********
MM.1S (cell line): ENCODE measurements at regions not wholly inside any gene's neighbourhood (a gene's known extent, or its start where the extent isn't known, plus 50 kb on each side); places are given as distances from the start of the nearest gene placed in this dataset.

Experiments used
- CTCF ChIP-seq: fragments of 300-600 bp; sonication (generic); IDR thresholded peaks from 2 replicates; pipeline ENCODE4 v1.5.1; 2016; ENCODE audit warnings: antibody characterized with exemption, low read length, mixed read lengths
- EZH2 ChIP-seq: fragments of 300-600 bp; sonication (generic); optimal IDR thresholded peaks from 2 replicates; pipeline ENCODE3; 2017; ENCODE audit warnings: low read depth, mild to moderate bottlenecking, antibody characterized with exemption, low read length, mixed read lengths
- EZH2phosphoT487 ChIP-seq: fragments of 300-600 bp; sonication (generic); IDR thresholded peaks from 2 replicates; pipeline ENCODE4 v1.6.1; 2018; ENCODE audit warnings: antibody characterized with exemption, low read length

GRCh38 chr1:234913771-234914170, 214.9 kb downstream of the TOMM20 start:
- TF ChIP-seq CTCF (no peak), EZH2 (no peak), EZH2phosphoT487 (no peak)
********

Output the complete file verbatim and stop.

MM.1S (cell line): ENCODE measurements at regions not wholly inside any gene's neighbourhood (a gene's known extent, or its start where the extent isn't known, plus 50 kb on each side); places are given as distances from the start of the nearest gene placed in this dataset.

Experiments used
- CTCF ChIP-seq: fragments of 300-600 bp; sonication (generic); IDR thresholded peaks from 2 replicates; pipeline ENCODE4 v1.5.1; 2016; ENCODE audit warnings: antibody characterized with exemption, low read length, mixed read lengths
- EZH2 ChIP-seq: fragments of 300-600 bp; sonication (generic); optimal IDR thresholded peaks from 2 replicates; pipeline ENCODE3; 2017; ENCODE audit warnings: low read depth, mild to moderate bottlenecking, antibody characterized with exemption, low read length, mixed read lengths
- EZH2phosphoT487 ChIP-seq: fragments of 300-600 bp; sonication (generic); IDR thresholded peaks from 2 replicates; pipeline ENCODE4 v1.6.1; 2018; ENCODE audit warnings: antibody characterized with exemption, low read length

GRCh38 chr1:234913771-234914170, 214.9 kb downstream of the TOMM20 start:
- TF ChIP-seq CTCF (no peak), EZH2 (no peak), EZH2phosphoT487 (no peak)